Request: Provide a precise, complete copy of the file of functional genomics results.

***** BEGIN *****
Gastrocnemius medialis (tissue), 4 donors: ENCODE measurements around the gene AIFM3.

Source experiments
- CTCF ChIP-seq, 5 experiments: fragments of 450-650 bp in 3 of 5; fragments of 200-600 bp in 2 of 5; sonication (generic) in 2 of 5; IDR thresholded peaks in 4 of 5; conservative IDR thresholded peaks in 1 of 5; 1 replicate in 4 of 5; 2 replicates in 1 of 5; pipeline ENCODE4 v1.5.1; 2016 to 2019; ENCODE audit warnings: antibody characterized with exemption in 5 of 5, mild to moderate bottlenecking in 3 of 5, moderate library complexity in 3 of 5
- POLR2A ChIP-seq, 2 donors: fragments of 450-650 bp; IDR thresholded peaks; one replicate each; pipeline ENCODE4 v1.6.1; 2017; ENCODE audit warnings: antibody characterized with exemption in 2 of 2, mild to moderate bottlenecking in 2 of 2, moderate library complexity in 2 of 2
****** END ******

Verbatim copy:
Gastrocnemius medialis (tissue), 4 donors: ENCODE measurements around the gene AIFM3.

Source experiments
- CTCF ChIP-seq, 5 experiments: fragments of 450-650 bp in 3 of 5; fragments of 200-600 bp in 2 of 5; sonication (generic) in 2 of 5; IDR thresholded peaks in 4 of 5; conservative IDR thresholded peaks in 1 of 5; 1 replicate in 4 of 5; 2 replicates in 1 of 5; pipeline ENCODE4 v1.5.1; 2016 to 2019; ENCODE audit warnings: antibody characterized with exemption in 5 of 5, mild to moderate bottlenecking in 3 of 5, moderate library complexity in 3 of 5
- POLR2A ChIP-seq, 2 donors: fragments of 450-650 bp; IDR thresholded peaks; one replicate each; pipeline ENCODE4 v1.6.1; 2017; ENCODE audit warnings: antibody characterized with exemption in 2 of 2, mild to moderate bottlenecking in 2 of 2, moderate library complexity in 2 of 2